Many of the bills passed earlier this year took effect at the beginning of August, 90 days after the legislature officially ended the regular session on May 1.
Of the new laws that affect public education, one of the most important is Act 930 of 2017. It makes broad changes in how the state Education Department holds local school districts accountable, and how the state helps districts when they fail to adequately educate students.
The 60-page law deletes much of the old system, including designations of schools as being in academic distress when certain numbers of students fail to score highly enough on standardized tests.
Act 930 instead designates levels of support that the state will provide to troubled schools. The act allows for more types of evaluating schools than solely test scores.
The state Education Department will continue to set and enforce academic standards. It will consider ideas from local educators and members of the community, as well as concepts promoted by national education groups.
This year’s ninth graders will be the first high school class required to take a personal financial course in order to graduate. Act 480 of 2017 outlines the basics that a finance class should offer, such as how to manage a checking account, how to live within a household budget, the risks and returns of investing and what goes into retirement planning.
Act 1105 of 2017 limits the amounts of fund balances that school districts may accumulate. If at the close of a fiscal year a district’s net balance exceeds 20 percent of that year’s net revenue, the district must take steps to bring the balance below 20 percent within five years. The district can use the excess money for construction, for example.
In order to graduate from high school, students will have to pass the civics portion of the naturalization test taken by people seeking citizenship in the United States. Students must correctly answer 60 percent of the questions. The new graduation requirement is in Act 478.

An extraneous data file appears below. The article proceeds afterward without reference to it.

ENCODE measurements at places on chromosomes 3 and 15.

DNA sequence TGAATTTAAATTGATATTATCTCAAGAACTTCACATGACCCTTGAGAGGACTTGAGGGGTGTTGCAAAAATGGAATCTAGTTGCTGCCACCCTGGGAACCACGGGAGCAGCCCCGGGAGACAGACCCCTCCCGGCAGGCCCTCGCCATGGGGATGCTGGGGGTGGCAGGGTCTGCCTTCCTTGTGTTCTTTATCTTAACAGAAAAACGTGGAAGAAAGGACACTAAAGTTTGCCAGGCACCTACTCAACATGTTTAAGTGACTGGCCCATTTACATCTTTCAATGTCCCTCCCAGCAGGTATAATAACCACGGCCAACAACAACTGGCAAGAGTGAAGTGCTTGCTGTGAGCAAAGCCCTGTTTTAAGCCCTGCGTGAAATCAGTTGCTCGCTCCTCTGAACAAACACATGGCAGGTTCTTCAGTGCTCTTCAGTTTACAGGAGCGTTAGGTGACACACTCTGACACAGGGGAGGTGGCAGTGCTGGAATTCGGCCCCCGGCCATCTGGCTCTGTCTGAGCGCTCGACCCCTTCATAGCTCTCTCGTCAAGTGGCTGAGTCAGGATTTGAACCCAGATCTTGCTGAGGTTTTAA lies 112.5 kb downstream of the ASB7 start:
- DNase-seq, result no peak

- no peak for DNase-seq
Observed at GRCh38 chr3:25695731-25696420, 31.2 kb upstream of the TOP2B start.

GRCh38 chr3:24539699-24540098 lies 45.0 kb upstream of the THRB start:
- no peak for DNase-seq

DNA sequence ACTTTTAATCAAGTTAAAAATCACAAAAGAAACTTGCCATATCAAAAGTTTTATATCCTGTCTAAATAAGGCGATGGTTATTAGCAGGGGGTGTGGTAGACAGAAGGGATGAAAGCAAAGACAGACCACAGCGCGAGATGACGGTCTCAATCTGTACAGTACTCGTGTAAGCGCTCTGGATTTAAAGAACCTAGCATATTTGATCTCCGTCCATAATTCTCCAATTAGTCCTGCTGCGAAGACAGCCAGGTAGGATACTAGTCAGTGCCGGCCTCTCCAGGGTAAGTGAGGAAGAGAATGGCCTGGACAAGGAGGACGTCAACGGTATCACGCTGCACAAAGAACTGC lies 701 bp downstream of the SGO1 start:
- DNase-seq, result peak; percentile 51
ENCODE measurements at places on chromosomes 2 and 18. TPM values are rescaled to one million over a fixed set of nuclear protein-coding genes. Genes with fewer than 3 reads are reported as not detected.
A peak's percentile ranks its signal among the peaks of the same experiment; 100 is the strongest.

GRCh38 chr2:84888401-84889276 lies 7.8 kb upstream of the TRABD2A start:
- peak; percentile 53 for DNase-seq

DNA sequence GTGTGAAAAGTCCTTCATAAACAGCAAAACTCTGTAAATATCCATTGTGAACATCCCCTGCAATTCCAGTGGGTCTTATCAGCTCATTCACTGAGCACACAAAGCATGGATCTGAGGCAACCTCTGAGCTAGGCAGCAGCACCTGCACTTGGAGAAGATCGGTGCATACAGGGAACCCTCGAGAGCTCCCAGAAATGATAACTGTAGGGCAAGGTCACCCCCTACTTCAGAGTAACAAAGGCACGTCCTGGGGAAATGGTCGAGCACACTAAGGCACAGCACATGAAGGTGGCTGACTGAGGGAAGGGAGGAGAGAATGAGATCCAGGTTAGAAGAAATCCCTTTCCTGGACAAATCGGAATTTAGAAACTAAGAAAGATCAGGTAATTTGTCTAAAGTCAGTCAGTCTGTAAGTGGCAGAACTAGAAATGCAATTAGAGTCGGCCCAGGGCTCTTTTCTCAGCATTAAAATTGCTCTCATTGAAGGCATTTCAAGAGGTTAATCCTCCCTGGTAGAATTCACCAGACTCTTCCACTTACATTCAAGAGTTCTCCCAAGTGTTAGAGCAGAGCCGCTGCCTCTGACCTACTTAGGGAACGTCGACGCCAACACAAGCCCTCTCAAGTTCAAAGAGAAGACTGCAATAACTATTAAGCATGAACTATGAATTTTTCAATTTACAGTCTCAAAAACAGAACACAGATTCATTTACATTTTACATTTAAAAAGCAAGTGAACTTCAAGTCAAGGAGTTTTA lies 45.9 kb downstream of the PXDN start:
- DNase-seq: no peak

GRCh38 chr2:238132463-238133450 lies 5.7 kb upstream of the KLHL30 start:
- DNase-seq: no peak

Act 148 affects institutions of higher education that receive state aid. It changes the funding formula to encourage campuses to graduate more students, or to award them a degree that will help them get well paying jobs. The previous funding formula placed more emphasis on student enrollment.
Act 316 creates the Arkansas Future Grant Program. It helps college students avoid having to borrow money if they seek degrees in high demand fields such as nursing, welding and computer science.
The program will pay their tuition and fees for two years at technical and community colleges. There is a community service requirement of 15 hours a semester, and recipients must agree to talk with a mentor at least once a month.
There is no new cost to taxpayers because funding for Arkansas Future Grants was transferred from other scholarship programs.
Some bills passed earlier this year had an emergency clause, which meant that they took effect on the day the governor signed them. Other bills were appropriations that authorize state agency spending. They took effect at the beginning of the current fiscal year, which was July 1.